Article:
For many women, running a business in Pakistan can be extremely challenging and in some cases, nothing short of a dream, as when it comes to entrepreneurship, women are usually expected to take the back seat.
However, numerous cottage industries have sprung up, many of which are headed by women, and they run their businesses successfully which require them to reach out to potential clients and handle finances; for the most part, they design work hours that appeal to them and work from the comfort of their own homes.
For example, Dr Arooba Batool started her blog on Instagram, Aroobas DIY (@aroobas_diy), three years ago while she was a medical student. She made her first bottle of oil for a friend – which is now well-known – who was suffering from male-pattern baldness and published it on social media. Subsequently, she created a dedicated account on Instagram to promote the product and by the end of 2021, she managed to sell over 5,000 bottles of oil; each bottle had a specific blend of organic ingredients that targeted different hair concerns. From researching the ingredients to designing labels, Batool has been running the show single-handedly and was pleasantly surprised when she began receiving orders from countries such as Saudi Arabia and Egypt. She believes in addressing skin and hair conditions through a customised approach for each customer and wishes to set up a brick-and-mortar store in the future.
Areesha Junejo is another entrepreneur; she runs ‘My Cactus Romance’ (@mycactusromance) on Instagram; the page is a design-centric virtual greenhouse that sells hand-painted planters. A SZABIST graduate, Junejo decided that a 9-to-5 job was not her cup of tea and that she would rather spend time doing what she loved for a living. Hence, she combines gardening, creativity and her love for crafts to create custom planters, and finds that running her business on Instagram is low-cost, fun and lets her interact with her customers easily. Shortly after she set up her page at the age of 28, she successfully delivered more than 600 planters to the Aga Khan University Hospital; she now provides her ‘plant babies’ to Object in Dolmen Mall, Karachi.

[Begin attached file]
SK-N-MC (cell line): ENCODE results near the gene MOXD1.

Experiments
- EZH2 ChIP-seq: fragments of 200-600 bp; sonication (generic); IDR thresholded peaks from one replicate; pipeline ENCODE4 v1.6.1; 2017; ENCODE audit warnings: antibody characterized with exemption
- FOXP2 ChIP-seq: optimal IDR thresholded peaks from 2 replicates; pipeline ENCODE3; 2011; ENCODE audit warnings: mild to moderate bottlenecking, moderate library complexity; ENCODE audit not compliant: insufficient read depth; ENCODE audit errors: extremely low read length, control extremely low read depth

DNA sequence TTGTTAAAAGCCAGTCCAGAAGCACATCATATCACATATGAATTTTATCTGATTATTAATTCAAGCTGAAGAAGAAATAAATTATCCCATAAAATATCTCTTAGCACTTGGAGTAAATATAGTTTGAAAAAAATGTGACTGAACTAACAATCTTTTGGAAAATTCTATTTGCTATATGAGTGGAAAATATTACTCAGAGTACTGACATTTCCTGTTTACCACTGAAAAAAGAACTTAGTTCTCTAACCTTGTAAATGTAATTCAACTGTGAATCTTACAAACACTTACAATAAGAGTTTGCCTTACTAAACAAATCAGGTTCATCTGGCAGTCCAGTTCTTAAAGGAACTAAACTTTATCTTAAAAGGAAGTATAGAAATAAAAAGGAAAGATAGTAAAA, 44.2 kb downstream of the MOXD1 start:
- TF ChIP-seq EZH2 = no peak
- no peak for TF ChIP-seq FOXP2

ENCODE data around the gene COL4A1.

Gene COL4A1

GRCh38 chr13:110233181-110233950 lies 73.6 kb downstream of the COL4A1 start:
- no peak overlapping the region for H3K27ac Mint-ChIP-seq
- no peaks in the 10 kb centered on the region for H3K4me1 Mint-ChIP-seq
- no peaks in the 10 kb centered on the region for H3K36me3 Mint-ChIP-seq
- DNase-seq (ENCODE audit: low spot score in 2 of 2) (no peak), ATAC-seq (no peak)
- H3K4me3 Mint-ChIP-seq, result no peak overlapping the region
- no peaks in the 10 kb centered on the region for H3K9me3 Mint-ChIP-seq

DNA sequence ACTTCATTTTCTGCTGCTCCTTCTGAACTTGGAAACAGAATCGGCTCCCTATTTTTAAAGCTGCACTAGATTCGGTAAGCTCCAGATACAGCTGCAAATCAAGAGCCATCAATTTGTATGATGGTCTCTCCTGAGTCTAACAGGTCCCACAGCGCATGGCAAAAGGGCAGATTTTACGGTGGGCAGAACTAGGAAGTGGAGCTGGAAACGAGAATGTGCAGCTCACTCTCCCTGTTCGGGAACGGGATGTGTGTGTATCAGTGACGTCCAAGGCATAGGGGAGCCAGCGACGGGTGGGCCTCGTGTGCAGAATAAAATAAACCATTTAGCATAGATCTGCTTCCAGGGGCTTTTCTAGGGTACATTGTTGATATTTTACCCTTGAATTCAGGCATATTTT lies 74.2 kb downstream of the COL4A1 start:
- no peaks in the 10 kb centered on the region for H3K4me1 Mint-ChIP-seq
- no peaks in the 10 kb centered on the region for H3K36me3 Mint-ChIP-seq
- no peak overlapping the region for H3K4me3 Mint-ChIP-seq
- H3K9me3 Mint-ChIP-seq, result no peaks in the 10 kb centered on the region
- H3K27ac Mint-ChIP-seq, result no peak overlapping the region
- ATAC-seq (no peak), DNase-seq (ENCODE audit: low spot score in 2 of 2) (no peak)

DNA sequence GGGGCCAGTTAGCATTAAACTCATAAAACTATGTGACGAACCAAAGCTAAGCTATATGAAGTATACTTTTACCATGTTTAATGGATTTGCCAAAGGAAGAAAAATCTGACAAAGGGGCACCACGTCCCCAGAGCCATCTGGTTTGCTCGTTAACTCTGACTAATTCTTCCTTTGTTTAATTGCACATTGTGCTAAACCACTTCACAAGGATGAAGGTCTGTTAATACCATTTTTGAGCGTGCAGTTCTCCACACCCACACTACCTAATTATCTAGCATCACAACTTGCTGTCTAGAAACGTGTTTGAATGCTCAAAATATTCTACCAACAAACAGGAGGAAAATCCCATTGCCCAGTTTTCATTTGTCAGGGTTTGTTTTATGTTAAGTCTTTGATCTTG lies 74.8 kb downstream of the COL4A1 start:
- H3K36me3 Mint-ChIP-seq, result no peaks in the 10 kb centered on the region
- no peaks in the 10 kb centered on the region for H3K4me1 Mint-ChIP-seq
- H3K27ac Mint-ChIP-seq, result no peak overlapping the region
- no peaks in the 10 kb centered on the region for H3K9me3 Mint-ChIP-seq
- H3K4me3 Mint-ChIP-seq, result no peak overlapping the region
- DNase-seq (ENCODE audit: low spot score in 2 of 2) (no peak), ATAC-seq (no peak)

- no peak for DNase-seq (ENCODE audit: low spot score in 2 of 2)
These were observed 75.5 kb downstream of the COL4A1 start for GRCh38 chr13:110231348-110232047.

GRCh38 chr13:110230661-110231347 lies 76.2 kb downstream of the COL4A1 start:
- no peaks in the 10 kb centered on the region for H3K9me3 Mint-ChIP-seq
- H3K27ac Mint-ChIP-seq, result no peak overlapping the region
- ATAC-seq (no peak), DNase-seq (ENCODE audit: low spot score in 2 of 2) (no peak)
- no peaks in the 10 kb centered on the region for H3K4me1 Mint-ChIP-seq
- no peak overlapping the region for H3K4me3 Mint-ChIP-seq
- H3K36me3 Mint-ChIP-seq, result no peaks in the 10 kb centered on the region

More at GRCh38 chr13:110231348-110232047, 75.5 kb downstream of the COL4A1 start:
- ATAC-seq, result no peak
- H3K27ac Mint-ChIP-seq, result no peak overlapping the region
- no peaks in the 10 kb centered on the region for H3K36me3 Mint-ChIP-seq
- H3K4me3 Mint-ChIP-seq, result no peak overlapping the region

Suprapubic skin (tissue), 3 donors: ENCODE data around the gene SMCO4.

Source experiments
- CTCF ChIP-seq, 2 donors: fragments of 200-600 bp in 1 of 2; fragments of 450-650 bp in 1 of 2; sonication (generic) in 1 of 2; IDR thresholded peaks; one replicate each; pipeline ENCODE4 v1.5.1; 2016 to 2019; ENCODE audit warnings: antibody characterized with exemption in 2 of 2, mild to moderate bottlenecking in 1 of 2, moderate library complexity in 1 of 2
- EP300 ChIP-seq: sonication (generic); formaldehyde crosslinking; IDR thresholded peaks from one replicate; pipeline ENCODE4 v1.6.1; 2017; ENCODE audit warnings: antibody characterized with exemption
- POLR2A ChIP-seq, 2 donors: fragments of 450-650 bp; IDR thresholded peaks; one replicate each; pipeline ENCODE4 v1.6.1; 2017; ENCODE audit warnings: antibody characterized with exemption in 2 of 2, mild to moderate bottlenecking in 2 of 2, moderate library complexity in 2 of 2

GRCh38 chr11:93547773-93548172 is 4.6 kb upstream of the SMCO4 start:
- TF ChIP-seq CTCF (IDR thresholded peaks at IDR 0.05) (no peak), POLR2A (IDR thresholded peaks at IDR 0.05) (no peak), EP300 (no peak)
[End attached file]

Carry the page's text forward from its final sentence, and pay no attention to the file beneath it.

Junejo does not currently want to expand to other social media sites because she thinks that the traffic from Instagram and her website is satisfactory. Even though she always found solace in her garden, she thinks that boredom during the pandemic helped steer her in the right direction and kick-start her business.
Oraan (@myoraan) is the first female-led and owned Fintech start-up that has been catering to women’s financial needs since its inception in 2019, and the company digitised the traditional committee saving method which is followed by most women in Pakistan. Founded by Farwah Tapal and Halima Iqbal, the platform aims to provide services to 93% of the women in Pakistan that do not have access to bank accounts. Oraan also has its own female-only Facebook community that allows users to interact with each other and provide feedback actively. The company utilises social media to educate women and encourages them to take control of their finances. The founders believe that social media helps their users invest something irreplaceable in their business: trust.
Hiba Usmani is a passionate writer and dentist by profession.